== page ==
When I was a teenager, my church had an annual camping trip (known simply as Girls' Camp) for all girls ages twelve to eighteen and the leaders who worked with them. And a big part of Girls' Camp was learning camp songs.
I'm not talking about "I Love the Mountains," "Home on the Range," "The Other Day I Met a Bear," or other traditional American camping songs. We had a whole selection of songs and poems that I never heard anywhere other than Girls' Camp (though I later learned that some of them are more widespread than I thought). Here are just a few examples:
"I'm Singin' in the Rain" (not the song from the movie—each repeat adds an increasingly silly action to the accompanying dance)
"Let Me See Your Funky Chicken"
Ah, good memories.
Interestingly, as my family moved around the country, I discovered regional variations in these songs. Most of the time it was just slight differences in the tune, lyrics, and/or actions, but sometimes there was a different version altogether. For instance, I learned "I'm Singin' in the Rain" in Iowa, but my friends who grew up in North Carolina learned "Jellyfish," which uses the same basic concept (repeated verse + increasingly silly actions) but is a completely different song.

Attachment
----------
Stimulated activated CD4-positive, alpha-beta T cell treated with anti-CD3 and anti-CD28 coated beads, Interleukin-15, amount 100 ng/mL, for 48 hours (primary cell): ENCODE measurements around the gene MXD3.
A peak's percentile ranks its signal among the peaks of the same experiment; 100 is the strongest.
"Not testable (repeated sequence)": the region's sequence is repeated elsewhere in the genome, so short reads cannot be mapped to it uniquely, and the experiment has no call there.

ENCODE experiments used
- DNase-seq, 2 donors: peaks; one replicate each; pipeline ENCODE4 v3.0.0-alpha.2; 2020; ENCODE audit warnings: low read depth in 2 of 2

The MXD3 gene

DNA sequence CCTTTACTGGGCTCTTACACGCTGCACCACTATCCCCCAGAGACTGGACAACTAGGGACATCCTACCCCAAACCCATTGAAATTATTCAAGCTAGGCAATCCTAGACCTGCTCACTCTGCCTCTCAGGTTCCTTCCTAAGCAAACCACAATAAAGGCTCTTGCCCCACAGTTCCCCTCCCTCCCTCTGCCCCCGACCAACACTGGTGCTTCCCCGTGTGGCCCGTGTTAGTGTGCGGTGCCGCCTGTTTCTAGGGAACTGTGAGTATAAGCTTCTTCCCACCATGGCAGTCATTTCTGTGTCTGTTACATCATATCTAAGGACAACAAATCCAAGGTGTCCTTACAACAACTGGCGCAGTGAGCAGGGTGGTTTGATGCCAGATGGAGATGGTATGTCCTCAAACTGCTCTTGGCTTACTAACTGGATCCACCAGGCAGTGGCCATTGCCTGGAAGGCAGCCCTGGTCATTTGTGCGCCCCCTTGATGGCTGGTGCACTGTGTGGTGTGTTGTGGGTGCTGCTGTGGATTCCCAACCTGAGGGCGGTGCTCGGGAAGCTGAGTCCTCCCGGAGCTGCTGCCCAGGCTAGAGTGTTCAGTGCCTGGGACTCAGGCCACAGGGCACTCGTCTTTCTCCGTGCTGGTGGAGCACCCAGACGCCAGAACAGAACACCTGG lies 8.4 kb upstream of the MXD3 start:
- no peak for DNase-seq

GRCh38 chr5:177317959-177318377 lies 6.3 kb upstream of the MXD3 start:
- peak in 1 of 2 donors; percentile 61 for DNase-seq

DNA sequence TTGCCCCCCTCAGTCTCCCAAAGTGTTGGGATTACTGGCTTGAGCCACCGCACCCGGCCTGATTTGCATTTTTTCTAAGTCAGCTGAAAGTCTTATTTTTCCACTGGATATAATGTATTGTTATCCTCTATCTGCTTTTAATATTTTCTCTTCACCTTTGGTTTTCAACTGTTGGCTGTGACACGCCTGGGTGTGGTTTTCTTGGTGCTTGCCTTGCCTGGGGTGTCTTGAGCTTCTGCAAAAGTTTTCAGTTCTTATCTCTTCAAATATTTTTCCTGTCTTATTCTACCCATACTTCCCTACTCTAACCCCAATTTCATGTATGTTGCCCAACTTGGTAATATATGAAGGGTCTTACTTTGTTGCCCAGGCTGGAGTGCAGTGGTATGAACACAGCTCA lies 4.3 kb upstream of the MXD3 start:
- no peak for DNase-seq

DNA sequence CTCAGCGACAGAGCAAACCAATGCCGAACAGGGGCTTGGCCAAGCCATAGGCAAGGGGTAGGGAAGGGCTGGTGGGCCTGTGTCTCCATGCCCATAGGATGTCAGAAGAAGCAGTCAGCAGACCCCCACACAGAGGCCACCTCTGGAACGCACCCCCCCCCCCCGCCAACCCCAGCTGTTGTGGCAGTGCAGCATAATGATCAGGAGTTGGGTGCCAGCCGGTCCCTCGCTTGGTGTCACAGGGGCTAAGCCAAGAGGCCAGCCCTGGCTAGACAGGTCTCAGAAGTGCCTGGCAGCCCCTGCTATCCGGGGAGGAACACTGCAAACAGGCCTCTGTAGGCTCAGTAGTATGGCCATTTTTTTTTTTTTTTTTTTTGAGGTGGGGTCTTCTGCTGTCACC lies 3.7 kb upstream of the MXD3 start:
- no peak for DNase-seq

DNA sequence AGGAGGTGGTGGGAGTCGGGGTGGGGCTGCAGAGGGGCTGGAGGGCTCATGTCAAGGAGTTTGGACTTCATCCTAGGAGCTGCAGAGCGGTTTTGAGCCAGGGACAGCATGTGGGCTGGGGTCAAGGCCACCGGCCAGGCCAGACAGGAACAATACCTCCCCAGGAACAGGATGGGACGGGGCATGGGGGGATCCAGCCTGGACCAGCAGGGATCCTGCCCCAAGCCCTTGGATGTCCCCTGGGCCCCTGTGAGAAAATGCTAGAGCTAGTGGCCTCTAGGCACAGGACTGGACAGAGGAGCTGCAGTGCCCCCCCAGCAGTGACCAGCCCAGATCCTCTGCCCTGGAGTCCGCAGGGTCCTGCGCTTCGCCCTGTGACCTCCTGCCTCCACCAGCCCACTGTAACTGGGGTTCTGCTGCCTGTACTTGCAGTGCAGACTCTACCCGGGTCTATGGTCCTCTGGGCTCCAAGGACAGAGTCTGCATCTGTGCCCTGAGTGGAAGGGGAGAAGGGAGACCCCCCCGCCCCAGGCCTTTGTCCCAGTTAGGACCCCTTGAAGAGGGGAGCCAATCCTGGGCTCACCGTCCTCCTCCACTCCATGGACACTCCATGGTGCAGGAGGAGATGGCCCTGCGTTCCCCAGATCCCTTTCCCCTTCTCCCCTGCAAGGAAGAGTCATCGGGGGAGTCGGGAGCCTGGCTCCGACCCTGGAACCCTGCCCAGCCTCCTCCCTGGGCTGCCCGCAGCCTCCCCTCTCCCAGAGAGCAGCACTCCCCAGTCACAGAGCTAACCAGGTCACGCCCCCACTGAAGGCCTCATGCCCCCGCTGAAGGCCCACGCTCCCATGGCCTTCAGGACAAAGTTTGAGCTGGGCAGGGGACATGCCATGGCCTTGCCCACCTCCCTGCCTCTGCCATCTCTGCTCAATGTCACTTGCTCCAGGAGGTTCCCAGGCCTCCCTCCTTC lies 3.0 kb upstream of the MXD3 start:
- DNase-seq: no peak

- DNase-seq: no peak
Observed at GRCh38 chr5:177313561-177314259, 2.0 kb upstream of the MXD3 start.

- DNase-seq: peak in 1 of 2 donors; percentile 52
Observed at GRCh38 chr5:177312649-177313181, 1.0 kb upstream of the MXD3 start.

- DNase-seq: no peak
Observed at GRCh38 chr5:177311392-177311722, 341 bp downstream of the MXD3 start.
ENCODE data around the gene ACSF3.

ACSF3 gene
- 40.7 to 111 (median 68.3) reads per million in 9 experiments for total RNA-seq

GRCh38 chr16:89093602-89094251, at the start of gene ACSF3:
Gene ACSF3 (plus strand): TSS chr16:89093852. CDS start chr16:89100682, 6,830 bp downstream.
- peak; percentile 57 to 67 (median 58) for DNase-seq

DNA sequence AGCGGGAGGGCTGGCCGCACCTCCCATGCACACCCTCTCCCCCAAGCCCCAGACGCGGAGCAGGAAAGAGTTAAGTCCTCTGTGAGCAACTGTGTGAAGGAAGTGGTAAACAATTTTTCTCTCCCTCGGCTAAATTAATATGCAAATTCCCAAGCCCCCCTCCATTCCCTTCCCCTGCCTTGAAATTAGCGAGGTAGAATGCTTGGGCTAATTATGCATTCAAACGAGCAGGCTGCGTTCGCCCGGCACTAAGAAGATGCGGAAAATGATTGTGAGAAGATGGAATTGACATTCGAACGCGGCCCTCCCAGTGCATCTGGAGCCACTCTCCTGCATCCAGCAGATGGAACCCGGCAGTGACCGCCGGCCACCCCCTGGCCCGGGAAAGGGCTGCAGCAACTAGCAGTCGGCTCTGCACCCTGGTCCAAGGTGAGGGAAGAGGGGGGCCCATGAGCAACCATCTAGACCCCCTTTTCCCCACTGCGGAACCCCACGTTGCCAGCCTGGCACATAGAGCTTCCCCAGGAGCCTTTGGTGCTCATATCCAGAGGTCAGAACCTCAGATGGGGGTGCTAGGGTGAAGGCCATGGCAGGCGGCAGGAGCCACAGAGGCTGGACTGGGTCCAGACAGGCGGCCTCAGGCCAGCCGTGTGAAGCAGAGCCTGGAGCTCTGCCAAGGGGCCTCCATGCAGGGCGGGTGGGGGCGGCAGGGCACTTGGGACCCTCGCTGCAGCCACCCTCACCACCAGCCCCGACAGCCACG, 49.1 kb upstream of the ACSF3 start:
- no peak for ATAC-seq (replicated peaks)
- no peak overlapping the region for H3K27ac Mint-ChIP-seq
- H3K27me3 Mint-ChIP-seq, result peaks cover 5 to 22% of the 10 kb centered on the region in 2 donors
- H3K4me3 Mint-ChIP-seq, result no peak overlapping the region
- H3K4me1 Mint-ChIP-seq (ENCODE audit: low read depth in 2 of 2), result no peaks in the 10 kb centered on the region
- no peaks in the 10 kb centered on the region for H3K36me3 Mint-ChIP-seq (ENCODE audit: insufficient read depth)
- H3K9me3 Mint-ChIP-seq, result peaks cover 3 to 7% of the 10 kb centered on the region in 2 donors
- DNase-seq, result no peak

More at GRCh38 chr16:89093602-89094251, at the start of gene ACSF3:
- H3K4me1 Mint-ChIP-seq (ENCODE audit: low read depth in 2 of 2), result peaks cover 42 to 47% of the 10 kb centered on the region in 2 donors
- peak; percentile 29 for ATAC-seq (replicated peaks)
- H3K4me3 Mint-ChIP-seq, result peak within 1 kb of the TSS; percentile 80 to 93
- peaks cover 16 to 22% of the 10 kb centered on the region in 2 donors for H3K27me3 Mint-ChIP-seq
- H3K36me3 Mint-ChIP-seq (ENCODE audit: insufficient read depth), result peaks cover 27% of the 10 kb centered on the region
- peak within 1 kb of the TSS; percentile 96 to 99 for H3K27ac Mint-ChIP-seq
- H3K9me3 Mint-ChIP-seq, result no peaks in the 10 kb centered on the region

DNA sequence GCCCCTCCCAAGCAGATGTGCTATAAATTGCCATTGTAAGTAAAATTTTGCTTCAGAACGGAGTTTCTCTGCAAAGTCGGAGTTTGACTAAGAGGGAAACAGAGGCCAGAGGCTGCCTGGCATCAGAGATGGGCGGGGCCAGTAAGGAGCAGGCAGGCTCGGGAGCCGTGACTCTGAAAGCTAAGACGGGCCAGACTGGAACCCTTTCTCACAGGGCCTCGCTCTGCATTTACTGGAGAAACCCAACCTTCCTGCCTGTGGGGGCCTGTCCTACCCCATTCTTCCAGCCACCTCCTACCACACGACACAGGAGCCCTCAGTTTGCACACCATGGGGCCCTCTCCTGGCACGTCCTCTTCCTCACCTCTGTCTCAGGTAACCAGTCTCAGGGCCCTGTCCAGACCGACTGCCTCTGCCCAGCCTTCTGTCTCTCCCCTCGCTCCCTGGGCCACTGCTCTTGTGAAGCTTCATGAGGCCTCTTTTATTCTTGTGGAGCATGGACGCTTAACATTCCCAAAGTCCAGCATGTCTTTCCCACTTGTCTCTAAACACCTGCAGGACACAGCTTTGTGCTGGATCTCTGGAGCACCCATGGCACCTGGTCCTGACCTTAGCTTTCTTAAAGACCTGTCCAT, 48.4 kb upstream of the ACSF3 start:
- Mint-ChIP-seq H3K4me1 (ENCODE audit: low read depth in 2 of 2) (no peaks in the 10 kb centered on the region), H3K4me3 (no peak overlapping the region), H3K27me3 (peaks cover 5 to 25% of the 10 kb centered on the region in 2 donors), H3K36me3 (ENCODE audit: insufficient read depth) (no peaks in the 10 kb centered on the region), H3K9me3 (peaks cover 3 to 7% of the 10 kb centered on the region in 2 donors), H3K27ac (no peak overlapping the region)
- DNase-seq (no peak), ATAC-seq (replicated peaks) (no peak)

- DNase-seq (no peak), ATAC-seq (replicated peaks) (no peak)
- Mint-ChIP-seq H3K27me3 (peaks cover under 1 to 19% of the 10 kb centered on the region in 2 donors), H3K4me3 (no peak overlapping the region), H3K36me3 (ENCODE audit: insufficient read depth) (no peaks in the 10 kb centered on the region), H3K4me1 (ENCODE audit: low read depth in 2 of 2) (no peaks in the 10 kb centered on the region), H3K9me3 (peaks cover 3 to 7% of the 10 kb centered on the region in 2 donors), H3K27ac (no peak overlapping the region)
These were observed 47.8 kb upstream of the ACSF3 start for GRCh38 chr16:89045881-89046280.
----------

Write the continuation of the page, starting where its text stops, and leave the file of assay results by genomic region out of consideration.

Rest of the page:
Many authors make the mistake of treating every character from a particular place, race, or culture (real-life or fantasy) as if they have the same traits, personalities, and/or cultural knowledge. While group members often do share some characteristics—just like my North Carolina friends and I all belong to the same church and went to Girls' Camp as teenagers—we don't want to populate our story worlds with a bunch of clones. That's not true to life, and it makes the characters boring.
Furthermore, cultural and life-experience differences provide great opportunities for conflict and character and/or plot development:
If Mike comes from a hierarchical culture and Julie comes from an egalitarian culture, he might see her as rude and disrespectful, while she might think he's timid and a pushover.
Character A: "That's not how it goes!" Character B: "I sang this all the time growing up. I think I'd know."
A very stressed Maui: "You can't sail?!" Moana: (sheepish grin) "I am . . . self-taught?" (Disney's Moana)
A terrified Northerner who gets stuck "riding out" a hurricane with some stubborn Southerners
It can be tricky to strike a balance between shared culture and individual traits. If you'd like some help working this out for your characters, click here to book a time for us to figure it out together.
(Thanks to Hichem Meghachou for sharing their work on Unsplash.)